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Math Help - Balls problem--

  1. #1
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    Balls problem--

    Hi All,

    In a bag there are 10 black balls,8 white balls and 5 Red balls.Three balls are chosen at random and 1 is found to be black. The probability that rest 2 are white is. Find the probability that remaining 2 are white :-

    a) 8/23 b) 4/33 c) 10.8.7/23.22.21 d) 4/23 e) 5/23

    Need assistance.

    Thanks in advance.
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  2. #2
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    My thought process goes like this -

    Total number of balls = 10+8+5 = 23

    Three balls are selected in 23 C 3 ways.

    As first ball is black ball it can be selected in 10 C 1 ways and remaining 2 balls are selected in 8 C 2 ways.

    Probability is 10.(8 C 2)/(23 C 3).

    But the book answer is 4/33.

    Anshu.
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  3. #3
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    Quote Originally Posted by Curious_eager View Post
    My thought process goes like this -

    Total number of balls = 10+8+5 = 23

    Three balls are selected in 23 C 3 ways.

    As first ball is black ball it can be selected in 10 C 1 ways and remaining 2 balls are selected in 8 C 2 ways.

    Probability is 10.(8 C 2)/(23 C 3).

    But the book answer is 4/33.

    Anshu.
    I prefer option f): 40/253.

    The answer I get is Pr(B, W, W) + Pr(W, B, W) + Pr(W, W, B) = \frac{3 \cdot 10 \cdot 8 \cdot 7}{23 \cdot 22 \cdot 21} ....
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  4. #4
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    Hello, Curious_eager!

    Hmmm, I don't agree with any of their answers.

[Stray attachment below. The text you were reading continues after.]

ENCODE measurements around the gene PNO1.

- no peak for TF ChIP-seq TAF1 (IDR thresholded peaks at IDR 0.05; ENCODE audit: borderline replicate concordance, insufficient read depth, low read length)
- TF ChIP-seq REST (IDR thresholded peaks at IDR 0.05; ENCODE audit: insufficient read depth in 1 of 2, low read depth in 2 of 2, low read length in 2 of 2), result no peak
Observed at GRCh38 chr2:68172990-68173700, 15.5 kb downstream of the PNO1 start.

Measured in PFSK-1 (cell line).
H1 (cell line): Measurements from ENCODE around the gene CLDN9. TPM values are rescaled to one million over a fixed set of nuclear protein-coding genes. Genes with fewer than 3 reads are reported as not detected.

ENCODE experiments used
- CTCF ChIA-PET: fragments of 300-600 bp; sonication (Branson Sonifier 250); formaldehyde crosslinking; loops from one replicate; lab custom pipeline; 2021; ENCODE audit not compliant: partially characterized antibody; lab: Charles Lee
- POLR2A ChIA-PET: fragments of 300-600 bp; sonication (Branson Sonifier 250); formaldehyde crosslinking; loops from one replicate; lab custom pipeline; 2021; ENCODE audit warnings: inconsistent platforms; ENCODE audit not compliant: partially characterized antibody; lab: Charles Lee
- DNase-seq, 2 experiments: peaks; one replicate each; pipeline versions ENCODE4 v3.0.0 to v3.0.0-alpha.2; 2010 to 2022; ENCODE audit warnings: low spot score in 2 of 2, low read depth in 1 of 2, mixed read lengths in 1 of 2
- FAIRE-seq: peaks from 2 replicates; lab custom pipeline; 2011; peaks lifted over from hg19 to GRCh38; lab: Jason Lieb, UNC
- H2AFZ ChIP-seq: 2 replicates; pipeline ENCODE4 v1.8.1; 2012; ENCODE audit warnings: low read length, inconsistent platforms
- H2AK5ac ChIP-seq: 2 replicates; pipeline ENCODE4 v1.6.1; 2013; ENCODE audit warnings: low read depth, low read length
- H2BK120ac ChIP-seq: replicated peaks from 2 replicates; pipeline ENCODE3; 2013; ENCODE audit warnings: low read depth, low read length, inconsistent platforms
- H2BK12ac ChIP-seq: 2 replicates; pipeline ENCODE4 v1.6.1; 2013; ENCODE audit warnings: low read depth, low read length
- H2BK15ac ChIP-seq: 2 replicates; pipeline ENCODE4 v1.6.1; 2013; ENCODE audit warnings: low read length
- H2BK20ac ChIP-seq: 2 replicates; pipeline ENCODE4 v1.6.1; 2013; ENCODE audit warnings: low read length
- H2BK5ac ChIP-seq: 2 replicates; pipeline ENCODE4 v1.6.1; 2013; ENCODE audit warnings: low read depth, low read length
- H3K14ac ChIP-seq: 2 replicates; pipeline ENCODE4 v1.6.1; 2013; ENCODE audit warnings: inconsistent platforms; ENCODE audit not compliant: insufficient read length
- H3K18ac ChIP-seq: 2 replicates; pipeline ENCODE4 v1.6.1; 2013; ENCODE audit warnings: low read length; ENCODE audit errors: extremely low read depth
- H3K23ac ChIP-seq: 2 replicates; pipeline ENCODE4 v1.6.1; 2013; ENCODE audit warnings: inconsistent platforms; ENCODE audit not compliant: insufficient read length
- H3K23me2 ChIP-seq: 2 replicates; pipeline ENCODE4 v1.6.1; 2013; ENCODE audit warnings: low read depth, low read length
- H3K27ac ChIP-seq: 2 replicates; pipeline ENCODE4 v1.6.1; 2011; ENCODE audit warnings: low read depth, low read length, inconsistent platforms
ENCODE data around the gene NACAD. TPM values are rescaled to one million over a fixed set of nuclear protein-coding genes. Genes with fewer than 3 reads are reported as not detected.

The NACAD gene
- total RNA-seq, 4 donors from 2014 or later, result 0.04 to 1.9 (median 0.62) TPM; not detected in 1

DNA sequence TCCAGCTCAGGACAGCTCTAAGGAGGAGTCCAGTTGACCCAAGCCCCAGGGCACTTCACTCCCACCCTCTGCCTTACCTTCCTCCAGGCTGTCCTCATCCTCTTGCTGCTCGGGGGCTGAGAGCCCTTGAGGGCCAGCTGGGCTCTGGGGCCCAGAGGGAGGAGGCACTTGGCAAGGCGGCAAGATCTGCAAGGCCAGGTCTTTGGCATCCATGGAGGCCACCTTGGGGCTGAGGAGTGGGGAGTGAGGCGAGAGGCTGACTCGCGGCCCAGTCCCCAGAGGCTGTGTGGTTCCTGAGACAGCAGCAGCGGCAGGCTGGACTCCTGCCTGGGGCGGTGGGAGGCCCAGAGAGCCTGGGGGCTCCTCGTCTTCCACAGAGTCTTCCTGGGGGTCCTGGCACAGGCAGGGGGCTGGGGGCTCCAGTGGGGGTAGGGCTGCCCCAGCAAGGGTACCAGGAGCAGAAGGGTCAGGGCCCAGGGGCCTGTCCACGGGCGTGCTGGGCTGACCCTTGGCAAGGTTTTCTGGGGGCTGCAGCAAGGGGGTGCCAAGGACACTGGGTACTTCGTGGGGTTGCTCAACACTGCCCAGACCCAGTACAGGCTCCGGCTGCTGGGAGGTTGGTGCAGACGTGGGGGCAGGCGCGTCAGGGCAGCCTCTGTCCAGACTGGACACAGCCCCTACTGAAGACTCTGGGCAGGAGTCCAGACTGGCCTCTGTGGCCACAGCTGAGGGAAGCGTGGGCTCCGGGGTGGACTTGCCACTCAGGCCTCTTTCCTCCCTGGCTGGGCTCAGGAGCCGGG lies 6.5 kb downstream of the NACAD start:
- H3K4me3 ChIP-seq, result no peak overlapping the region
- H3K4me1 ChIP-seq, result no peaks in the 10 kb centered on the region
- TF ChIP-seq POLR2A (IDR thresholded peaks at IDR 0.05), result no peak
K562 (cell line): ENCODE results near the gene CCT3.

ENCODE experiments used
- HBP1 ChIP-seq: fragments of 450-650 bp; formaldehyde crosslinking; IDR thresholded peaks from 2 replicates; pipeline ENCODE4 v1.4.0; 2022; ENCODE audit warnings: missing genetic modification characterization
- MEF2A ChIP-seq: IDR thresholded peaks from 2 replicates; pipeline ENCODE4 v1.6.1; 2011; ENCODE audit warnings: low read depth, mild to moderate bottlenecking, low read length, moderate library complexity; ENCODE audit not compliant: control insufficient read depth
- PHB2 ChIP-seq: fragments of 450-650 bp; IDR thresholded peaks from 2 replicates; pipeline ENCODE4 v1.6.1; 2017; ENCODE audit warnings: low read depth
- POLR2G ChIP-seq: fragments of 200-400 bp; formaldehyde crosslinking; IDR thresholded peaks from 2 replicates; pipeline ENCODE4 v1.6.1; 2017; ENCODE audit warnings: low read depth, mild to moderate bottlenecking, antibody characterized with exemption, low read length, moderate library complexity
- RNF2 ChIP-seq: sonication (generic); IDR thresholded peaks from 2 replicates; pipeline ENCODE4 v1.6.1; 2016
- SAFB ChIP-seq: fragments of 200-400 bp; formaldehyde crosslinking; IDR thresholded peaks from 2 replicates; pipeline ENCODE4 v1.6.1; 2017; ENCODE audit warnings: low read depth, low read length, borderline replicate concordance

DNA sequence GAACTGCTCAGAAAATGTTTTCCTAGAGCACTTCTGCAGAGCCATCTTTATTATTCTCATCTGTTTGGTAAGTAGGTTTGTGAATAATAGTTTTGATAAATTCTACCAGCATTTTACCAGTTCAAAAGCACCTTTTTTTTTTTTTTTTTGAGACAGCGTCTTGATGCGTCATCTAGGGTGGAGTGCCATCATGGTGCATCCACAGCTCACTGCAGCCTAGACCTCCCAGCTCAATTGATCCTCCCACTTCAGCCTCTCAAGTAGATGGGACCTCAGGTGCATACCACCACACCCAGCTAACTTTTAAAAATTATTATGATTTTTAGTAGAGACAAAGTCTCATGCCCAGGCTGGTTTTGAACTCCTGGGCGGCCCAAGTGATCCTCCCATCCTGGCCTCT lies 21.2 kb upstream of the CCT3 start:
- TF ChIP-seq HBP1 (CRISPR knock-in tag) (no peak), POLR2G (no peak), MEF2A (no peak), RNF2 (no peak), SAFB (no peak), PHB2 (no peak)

In a bag there are 10 Black balls, 8 White balls and 5 Red balls.
    Three balls are chosen at random and one is found to be Black.
    Find the probability that remaining two are white.

    . (a)\;\frac{8}{23}\qquad(b)\;\frac{4}{33}\qquad(c)\  ;\underbrace{\frac{10\cdot8\cdot7}{23\cdot22\cdot2  1}}_{str\!ange!} \qquad(d)\;\frac{4}{23}\qquad(e)\;\frac{5}{23}
    I see it as a Conditional Probability problem . . .

    Given that at least one ball is Black,
    . . find the probability that we have one Black and two White balls.


    Bayes' Theorem: . P(\text{1B,2W }|\text{ at least 1B}) \;=\;\frac{P(\text{1B} \wedge \text{2W})}{P(\text{at least 1B})}

    There are {23\choose3} = 1771 possible ways to choose 3 balls.


    To choose 1 Black and 2 Whites: . {10\choose1}{8\choose2} \:=\:280 ways.
    . . Hence: . P(\text{1B}\wedge\text{2W}) \:=\:\frac{280}{1771}


    The opposite of "at least 1 Black" is "NO Blacks".
    There are: . {13\choose3} = 286 ways to choose no Blacks.
    So, there are: . 1771 - 286 \:=\:1485 ways to choose some Black balls.
    . . Hence: . P(\text{at least 1B}) \:=\:\frac{1485}{1771}


    Therefore: . P(\text{1B,2W }|\text{ 1B}) \;=\;\frac{\frac{280}{1771}}{\frac{1485}{1771}} \;=\;\frac{280}{1485} \;=\;\frac{56}{297}

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  5. #5
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    I agree with the answer proposed by the textbook, \frac{4}{33}.
    I agree with Soroban that this is a conditional probability problem.
    Given that one of the three randomly chosen balls is black, what is the probability that the other two are white?
    Knowing that one is black the probability that the other two are white is \frac{{8 \choose 2}}{{22 \choose 2}} = \frac {8 \cdot 7}{22 \cdot 21}=\frac {4}{33}.
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  6. #6
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    Quote Originally Posted by Plato View Post
    I agree with the answer proposed by the textbook, \frac{4}{33}.
    I agree with Soroban that this is a conditional probability problem.
    Given that one of the three randomly chosen balls is black, what is the probability that the other two are white?
    Knowing that one is black the probability that the other two are white is \frac{{8 \choose 2}}{{22 \choose 2}} = \frac {8 \cdot 7}{22 \cdot 21}=\frac {4}{33}.
    Whoops, my mistake.

    My answer needs to be divided by the probability of 1 black ball (Of course, Plato has used a much more efficient method).
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